In the case of Dickens, his ‘craving for streets’ (‘Letter to John Forster’, 20 September 1846) was an intrinsic part of his being. He divided his foot-propelled journeying into two kinds: ‘one, straight on end to a definite goal at a round pace; one, objectless, loitering, and purely vagabond. (‘The Uncommercial Traveller’, All the Year Round 3.57 (26 May 1860): 156).

A walk of the first kind took place in October 1857. Departing from Tavistock House in Bloomsbury at 2.00 am, Dickens proceeded directly to his Gad’s Hill Place home in Kent. Maintaining a brisk pace, he covered the 30 mile journey in a little over seven hours, arriving at his country home in time for breakfast. Presumably, he ate heartily.

Dickens’s nocturnal walks were more usually of the ‘objectless, loitering, and purely vagabond’ kind. In another of his many ‘Uncommercial Traveller’ columns, written for his literary journal All the Year Round, Dickens describes a time in his life when he walked the streets from a little after midnight until just before sunrise. The first hours of his solitary walks were spent in company with ‘the restlessness of a great city, and the way in which it tumbles and tosses before it can get to sleep’. Eventually, the ‘flickering sparks’ of nightlife would die away, the city would ‘sink to rest’ and ‘the very shadow of the immensity of London seemed to lie oppressively on the river’ (3: 65 (21 July 1860): 349).

‘Another City’

Matthew Beaumont, like Dickens and others before him, has long been a nightwalker. He reflects that walking in a night time London, ‘no longer fighting against the traffic of cars and commuters’, is a discomforting experience and one that ‘involves displacements… The nighttime city is another city’ (3).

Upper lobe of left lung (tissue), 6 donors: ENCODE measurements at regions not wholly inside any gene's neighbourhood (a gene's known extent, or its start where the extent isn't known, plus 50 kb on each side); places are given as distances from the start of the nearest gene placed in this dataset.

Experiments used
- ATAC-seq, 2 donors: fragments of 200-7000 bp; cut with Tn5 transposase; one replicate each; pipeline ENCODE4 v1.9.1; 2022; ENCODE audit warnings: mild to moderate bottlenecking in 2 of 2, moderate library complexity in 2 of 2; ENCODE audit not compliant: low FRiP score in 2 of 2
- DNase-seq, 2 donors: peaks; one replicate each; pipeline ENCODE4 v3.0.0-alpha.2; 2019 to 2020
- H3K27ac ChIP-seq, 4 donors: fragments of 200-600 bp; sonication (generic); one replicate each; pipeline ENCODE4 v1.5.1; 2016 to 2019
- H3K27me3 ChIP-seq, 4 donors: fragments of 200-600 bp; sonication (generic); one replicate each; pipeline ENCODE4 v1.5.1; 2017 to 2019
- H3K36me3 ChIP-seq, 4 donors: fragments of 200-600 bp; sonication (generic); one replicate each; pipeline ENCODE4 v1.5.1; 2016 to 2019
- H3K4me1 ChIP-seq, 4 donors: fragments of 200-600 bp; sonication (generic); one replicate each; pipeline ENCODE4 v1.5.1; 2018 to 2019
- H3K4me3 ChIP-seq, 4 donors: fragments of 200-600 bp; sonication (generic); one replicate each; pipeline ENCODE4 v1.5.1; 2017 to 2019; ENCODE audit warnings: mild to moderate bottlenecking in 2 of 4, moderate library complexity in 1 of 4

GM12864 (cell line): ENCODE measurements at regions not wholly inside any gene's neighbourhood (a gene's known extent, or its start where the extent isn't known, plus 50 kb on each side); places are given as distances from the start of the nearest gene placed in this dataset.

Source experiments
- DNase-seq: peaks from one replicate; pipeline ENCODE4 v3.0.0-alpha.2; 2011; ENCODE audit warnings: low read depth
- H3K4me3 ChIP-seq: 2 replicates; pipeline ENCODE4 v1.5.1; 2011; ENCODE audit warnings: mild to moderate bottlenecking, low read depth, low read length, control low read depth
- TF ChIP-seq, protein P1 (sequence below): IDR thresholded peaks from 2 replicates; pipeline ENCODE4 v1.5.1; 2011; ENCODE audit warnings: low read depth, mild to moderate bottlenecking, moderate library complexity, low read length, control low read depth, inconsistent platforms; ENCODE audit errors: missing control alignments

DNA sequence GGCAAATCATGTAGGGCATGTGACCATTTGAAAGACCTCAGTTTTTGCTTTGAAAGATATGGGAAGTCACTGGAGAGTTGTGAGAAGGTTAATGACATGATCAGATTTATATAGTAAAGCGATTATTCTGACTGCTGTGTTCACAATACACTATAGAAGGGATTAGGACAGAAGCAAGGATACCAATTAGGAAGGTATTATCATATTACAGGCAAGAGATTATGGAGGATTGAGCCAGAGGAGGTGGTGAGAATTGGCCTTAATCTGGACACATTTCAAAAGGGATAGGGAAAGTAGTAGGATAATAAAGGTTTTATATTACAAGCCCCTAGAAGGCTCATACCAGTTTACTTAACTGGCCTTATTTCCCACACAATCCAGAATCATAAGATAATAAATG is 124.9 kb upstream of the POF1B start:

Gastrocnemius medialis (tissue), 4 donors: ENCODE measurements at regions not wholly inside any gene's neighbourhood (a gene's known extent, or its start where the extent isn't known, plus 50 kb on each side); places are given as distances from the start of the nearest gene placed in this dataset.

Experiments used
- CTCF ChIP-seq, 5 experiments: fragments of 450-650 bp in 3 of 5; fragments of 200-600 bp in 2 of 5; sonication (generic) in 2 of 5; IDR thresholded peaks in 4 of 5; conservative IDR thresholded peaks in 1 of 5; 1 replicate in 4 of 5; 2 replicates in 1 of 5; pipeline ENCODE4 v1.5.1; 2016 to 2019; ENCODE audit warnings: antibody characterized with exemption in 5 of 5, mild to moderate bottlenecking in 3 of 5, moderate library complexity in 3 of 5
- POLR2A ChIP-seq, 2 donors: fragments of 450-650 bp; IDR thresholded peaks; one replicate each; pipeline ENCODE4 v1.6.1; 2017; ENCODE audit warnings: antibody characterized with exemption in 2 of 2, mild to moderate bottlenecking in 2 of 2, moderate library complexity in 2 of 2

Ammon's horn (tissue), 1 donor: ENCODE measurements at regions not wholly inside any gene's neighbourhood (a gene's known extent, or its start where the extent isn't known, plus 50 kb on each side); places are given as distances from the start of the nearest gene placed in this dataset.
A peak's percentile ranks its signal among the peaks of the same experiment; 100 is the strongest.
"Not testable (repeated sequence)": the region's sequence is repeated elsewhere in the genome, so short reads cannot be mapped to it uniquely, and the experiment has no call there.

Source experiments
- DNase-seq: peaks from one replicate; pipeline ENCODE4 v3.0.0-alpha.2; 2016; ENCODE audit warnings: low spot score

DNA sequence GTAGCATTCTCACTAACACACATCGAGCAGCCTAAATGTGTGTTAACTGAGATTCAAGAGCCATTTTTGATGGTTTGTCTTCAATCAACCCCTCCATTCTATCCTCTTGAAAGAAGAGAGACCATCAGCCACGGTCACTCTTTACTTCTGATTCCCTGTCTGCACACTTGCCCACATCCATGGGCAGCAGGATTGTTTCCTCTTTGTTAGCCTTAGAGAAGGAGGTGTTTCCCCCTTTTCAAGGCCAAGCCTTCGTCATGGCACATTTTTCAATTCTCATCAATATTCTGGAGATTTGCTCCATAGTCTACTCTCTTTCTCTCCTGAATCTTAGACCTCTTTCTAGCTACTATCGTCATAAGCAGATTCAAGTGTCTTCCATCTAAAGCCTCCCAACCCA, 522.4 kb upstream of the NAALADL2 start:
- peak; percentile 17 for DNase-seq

Even at Trafalgar Square, where the thrum of traffic does not abate, the night time scene from the webcam conveys that ‘otherness’ of which Beaumont speaks. Perhaps, in the electrified half-light, it is the undoing of the constraints and governances of the daylight hours. Maybe, in some future night, I will walk there and discover the city’s dark secret. But it may be, that in the process of nightwalking, the ‘dark recesses’ of my psyche will collapse and I will find, instead, my own ‘shadowy, mysterious other’.

Links and Sources

Trafalgar Square by Night, photo by Bob Bowyer. Reproduced under Creative Commons Attribution-Share Alike 2.0 Generic license.

Johnson, Samuel A Dictionary of the English Language: In Which the Words Are Deduced from their Originals, and Illustrated in Their Different Significations by Examples from the Best Writers… Vol. 2.  London, 1755.

Beaumont, Matthew Nightwalking: A Nocturnal History of London Chaucer to Dickens. London: Verso, 2015.

Dickens, Charles ‘Letter to John Forster’, 20 September 1846, in Hartley, Jenny (ed.) The Selected Letters of Charles Dickens. Oxford: Oxford University Press, 2012. p. 174.

Dickens, Charles ‘The Uncommercial Traveller’. All the Year Round 3.57 (26 May 1860): 155-159; 3: 65 (21 July 1860): 348-352.

Cathcart, Michael and Matthew Beaumont ‘London’s Nightwalkers’, Books and Arts, ABC Radio National, 9 July 2015. (Audio download available here.)